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At the Walnut’s ‘Blithe Spirit,’ the props are the stars, too

Ghosts are involved, and that means props must fly unaided.

Props for "Blithe Spirit" at Walnut Street Theatre
Props for "Blithe Spirit" at Walnut Street TheatreRead moreWalnut Street Theatre

You gotta have sympathy for prop manager Greer Duckworth’s boyfriend. When she takes him to see one of the plays she has arranged at the Walnut Street Theatre, she wants to know which prop is his favorite.

“I resist giving him clues,” she said. And if he doesn’t pick the right “favorite” (meaning, of course, her favorite), she’s diplomatic. “It’s always a matter of opinion.”

We’re going to help him out: When it comes to Noel Coward’s “Blithe Spirit,” Walnut’s upcoming production, pick the vase or the séance table.

Ghosts are involved and that means props must fly unaided. Furthermore, these ghosts tend to be clumsy, maybe deliberately so. That’s why, show after show after show, a vase flies into the air, drops onto the floor and is shattered into pieces.

Because Duckworth wants to keep the magic for the audience, she isn’t saying how the vase moves on its own. But she was willing to describe how Walnut handles the breakup (of the vase, not the couple).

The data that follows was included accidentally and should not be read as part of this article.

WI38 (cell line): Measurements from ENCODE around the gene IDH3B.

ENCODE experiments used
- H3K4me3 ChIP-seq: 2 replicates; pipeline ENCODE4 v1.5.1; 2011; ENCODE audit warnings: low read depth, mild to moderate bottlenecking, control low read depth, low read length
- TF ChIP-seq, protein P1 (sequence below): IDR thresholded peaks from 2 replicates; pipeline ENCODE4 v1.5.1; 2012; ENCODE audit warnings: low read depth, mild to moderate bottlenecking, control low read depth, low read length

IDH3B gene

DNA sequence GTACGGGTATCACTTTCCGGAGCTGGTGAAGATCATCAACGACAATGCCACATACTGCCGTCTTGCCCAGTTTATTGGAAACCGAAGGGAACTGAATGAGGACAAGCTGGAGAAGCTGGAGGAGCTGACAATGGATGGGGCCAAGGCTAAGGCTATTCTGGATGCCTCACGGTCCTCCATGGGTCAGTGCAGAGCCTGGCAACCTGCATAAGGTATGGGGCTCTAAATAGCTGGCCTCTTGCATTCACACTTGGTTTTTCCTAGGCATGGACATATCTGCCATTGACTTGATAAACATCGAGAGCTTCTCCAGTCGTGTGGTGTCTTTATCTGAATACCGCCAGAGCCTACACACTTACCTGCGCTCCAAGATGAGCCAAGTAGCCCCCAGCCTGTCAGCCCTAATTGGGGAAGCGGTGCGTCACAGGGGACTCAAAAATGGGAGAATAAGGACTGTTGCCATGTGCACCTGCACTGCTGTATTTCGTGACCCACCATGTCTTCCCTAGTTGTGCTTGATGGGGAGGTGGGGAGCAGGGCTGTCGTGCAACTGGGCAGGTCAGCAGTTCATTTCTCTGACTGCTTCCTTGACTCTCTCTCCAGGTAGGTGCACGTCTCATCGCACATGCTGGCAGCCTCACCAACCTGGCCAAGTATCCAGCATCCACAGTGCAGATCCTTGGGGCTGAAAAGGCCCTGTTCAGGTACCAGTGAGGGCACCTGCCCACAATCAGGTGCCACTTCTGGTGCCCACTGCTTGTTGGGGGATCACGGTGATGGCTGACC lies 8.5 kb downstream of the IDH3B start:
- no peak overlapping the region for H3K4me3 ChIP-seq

“We didn’t want to break a vase every night,” Duckworth said. So, Natalie Reichman, Walnut’s head properties artisan, devised a solution.

The Walnut bought a 3-D printer which Reichman programmed to create the vase in nonbreakable pieces. Each piece includes a tiny 3-D printed pocket big enough to hold a magnet, allowing the “broken” pieces to snap back together after every show. Reichman was also the one who painted the vase a beautiful blue and white.

“We dropped it on the floor many times,” Duckworth said. “It was fun.”

Making sure all the props are located, ordered, and properly placed is a big job and Duckworth, soon on her way to grad school, has managed it all with an extensive, five-page spreadsheet. The first items are those that remain on stage the whole time —– for example, curtains on a window. She arranges the rest by order of appearance. There are columns for directors’ notes and for where the prop is in the procurement process (on order, delivered, installed).

“I take pleasure in being organized and having things run smoothly,” Duckworth said.

Other props of note in “Blithe Spirit”? The Victrola. The show’s antique record player starts on its own and the needle goes around, but the sound is piped in.